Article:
16. All those years of skate camp paid off son! I realized you stepped it up a few notches at the big four in SD. You were trying BS Nollie Flips, getting wheel bite, and ripping your back to shreds. Sal Barbier and Sean Sheffey rolled up and you quit trying. Sal Kicked Flipped them and Sheffey Heel Flipped them that day. A lot of people took you for a conceited guy, when in fact you were a shy kid. Although you did jump back up there with them. Not too long after that Ozzy asked you to turn Pro right?
I knew I had gotten a lot better but I hadn’t moved past being a small-town kid. Those two rolled up and all I could do was watch in awe. You have to understand this was when H-Street was a huge deal and Plan B was brand new. I knew I had a lot of potential but I wasn’t so sure I could ever be anything like them.
Mira Loma Session
17. Ozzy had your Pro Model all ready and last minute you said no. I’ve never really asked you seriously about that. Why did you pull the plug. Most people would kill for that opportunity?
This is really hard to answer. Turning pro didn’t feel right to me at the time but in hindsight I realize it was my only chance. Ozzy believed in me but I wasn’t liking the constant pressure to perform. My love for skateboarding was very important and I was afraid turning it into a job would kill that love. I wanted to take a step back to focus again on why skateboarding was so important to me. Basically I was afraid of losing my one true passion and also didn’t realize I would never have another chance. I don’t regret my decision but of course there is that big “what if” that will never be answered.
18. That’s a hard decision but, it seemed to work out in the long run. I think you still deserved a Pro Model. After that, did your mindset change a bit towards skating?
Removing that pressure to perform felt really good. My favorite people to skate with were in Reno and I never quite felt like I completely belonged in San Diego anyway. It was always in the back of my mind that I would need to move back to San Diego or to San Francisco to get coverage if I wanted to try to get another chance at being pro. That never happened but I have lots of fond memories of many great times.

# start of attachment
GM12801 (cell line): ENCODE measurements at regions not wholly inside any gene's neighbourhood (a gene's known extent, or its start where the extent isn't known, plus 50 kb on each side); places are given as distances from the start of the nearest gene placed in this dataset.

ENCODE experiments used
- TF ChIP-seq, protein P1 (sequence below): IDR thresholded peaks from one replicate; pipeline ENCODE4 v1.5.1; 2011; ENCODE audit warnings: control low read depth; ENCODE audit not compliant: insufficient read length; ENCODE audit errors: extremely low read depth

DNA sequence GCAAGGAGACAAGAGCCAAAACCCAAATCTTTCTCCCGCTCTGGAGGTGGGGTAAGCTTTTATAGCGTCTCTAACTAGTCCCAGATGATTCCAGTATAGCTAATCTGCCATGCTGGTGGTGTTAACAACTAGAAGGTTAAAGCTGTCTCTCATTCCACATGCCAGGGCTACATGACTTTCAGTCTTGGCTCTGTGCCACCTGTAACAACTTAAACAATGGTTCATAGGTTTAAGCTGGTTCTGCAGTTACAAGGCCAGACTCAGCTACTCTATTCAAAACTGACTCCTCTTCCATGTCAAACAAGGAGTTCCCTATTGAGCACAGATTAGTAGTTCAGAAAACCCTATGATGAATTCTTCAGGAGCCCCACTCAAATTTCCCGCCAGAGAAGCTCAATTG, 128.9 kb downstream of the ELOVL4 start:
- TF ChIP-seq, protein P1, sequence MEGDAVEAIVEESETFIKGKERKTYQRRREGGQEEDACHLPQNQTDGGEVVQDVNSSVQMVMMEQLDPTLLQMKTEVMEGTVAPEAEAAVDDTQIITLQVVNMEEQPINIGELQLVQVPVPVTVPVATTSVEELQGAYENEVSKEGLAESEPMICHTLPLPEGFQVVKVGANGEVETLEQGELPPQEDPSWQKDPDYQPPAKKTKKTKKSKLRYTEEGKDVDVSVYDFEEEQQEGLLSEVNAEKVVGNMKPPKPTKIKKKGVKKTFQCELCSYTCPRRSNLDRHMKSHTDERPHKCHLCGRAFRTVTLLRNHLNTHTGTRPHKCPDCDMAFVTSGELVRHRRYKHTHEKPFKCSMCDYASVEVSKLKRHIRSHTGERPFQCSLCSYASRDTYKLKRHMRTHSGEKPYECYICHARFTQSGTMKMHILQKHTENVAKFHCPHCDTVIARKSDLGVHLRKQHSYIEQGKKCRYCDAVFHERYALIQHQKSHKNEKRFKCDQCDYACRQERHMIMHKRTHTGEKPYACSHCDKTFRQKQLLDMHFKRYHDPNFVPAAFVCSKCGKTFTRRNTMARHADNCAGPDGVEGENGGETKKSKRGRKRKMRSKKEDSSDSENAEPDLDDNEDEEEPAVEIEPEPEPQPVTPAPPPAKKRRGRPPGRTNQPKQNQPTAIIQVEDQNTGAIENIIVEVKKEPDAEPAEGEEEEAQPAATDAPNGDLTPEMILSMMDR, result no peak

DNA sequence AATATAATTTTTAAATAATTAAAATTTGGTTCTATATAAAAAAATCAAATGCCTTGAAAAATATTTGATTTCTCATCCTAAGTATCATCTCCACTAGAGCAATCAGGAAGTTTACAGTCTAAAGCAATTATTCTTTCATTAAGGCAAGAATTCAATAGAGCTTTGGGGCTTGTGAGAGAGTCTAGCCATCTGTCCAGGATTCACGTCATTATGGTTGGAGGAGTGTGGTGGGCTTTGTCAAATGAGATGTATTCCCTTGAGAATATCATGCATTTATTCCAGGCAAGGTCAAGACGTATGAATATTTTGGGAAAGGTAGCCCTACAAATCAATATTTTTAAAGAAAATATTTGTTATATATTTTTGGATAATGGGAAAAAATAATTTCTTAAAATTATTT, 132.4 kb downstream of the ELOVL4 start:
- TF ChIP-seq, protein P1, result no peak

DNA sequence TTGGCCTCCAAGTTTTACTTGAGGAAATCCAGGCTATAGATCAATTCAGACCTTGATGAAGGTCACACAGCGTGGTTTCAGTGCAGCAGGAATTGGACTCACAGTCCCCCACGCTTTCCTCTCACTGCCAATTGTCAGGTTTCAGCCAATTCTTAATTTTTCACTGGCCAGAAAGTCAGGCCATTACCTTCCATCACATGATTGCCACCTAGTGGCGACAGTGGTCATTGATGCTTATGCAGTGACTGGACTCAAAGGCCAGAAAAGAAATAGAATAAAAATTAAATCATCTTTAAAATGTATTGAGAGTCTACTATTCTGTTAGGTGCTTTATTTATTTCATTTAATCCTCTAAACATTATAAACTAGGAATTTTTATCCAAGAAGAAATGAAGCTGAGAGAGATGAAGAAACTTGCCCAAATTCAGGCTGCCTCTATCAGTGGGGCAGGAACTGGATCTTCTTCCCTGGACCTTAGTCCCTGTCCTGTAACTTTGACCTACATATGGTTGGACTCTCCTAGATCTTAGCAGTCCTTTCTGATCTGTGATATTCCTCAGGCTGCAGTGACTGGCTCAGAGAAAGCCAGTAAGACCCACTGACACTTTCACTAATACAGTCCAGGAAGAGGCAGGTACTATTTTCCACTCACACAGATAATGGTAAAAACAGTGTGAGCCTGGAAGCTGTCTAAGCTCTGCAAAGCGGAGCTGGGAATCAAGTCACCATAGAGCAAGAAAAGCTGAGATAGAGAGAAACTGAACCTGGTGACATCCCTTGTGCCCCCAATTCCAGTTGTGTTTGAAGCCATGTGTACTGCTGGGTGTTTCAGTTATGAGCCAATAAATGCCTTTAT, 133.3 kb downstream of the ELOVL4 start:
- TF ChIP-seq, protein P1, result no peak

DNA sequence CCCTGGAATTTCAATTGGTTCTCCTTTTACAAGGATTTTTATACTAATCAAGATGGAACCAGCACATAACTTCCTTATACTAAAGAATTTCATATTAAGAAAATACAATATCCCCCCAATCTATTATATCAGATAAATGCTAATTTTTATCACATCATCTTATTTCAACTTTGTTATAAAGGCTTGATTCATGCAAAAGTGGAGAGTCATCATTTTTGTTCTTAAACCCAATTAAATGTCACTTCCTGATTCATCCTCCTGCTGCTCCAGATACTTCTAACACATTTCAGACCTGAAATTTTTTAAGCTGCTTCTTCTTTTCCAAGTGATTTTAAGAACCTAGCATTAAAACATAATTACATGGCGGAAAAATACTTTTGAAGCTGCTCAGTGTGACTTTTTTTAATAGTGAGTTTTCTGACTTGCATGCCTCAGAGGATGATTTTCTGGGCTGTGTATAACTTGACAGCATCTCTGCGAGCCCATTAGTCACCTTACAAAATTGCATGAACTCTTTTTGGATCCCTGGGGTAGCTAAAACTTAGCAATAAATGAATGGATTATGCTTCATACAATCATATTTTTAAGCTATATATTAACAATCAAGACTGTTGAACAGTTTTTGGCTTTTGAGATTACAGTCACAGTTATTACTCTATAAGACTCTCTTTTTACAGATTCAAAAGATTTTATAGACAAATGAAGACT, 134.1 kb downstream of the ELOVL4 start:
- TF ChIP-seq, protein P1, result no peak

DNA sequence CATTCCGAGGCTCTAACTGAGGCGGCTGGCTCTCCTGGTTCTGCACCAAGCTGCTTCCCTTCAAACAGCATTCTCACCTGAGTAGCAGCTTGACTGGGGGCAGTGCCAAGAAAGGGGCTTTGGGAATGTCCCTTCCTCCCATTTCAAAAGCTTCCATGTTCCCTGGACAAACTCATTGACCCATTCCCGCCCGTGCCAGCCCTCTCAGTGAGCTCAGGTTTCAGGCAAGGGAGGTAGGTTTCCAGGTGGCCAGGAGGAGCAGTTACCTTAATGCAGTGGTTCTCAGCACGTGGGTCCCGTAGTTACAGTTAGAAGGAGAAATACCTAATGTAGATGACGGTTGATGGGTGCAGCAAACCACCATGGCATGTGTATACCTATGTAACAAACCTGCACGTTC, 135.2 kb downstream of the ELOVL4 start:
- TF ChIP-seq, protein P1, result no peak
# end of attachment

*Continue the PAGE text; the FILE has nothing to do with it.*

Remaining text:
19. What are some of your greatest memories of skating after all this time?
Funny this popped in my head but I think you were at the Plan B ramp when we got to skate it for a bit. I dropped in on the 17-foot extension without pads and then had no idea what to do with the speed when I hit the other wall. I slowed down as much as I could but still probably went about three or four feet over the other wall before kicking my board away. Then I kind of landed on my feet for a second before sliding down the transition on my butt.
Skating the ramp at Tony Hawk’s house was incredible. Never in my wildest dreams would I have imagined being at his house and skating that ramp. It was unreal.
20. Tony Hawk’s ramp was definitely insane. We were still in the fan out stage for a lot of Pros back then. What are you doing these days? You went full circle and move to SF?
I’m living in San Francisco and skateboarding when I have time. I’m kept pretty busy doing computer tech support job for a book publisher on weekdays and from long bikes rides to places North of the Golden Gate Bridge a few times a week. Recently I started playing bass guitar in a band, Ritual Debris, after finally getting around to playing music again a few years back (I was in marching/concert band from about 5th to 12th grade but took a music hiatus for about 15 years). I’m dating a woman, Mel, who means the world to me. We’re planning on doing a camping/bike tour of Europe for 4+ months next Spring. My father passed away last July and I’ve been visiting my mom in Fallon whenever possible.
Welcome to the Jungle video.
21. Thank you Greg for not being a quitter and being my oldest skate bud! Now is your time to thank the people out there.
I’ve mentioned many of them earlier in the interview but they deserve to be mentioned again. First and foremost I would like to thank my parents for being supportive of anything I ever wanted to do. They may have not always liked it but they hid that well. I love and miss my dad very much. Many thanks to you for many years of friendship. We had a falling out in the past but we made it through and I’m very happy to have you in my life. Thank you to Daryl Dibattista, Todd Schroeder, Steve Stubblefield (RIP), Ben Dickson, Karl Watson, Toby Riley, Sherry Riley, Josh Riley, Ozzy Alvarez, Ray Underhill(RIP), Steve Saiz, Walt Teidge, John Ludwick, Scott Waters, Beau Shaver(RIP), Spencer Benavides, Lisa and Alan Sprague, Justin Hay-Chapman, Jeff Goforth, Damian Ruff, Andy Haney, Stan Byers, Mike Huntsman, Kyle Volland, Peter Jiminez, Scott Waters, Classic Skate Shop, and so many others. You know who you are so please give me a hard time if I forgot to mention you by name.
I’m very proud I can say skateboarding has made me who I am. It exposed me to the larger world and introduced me to thousands of great people. Thanks for reading. Now get out there and go skateboarding.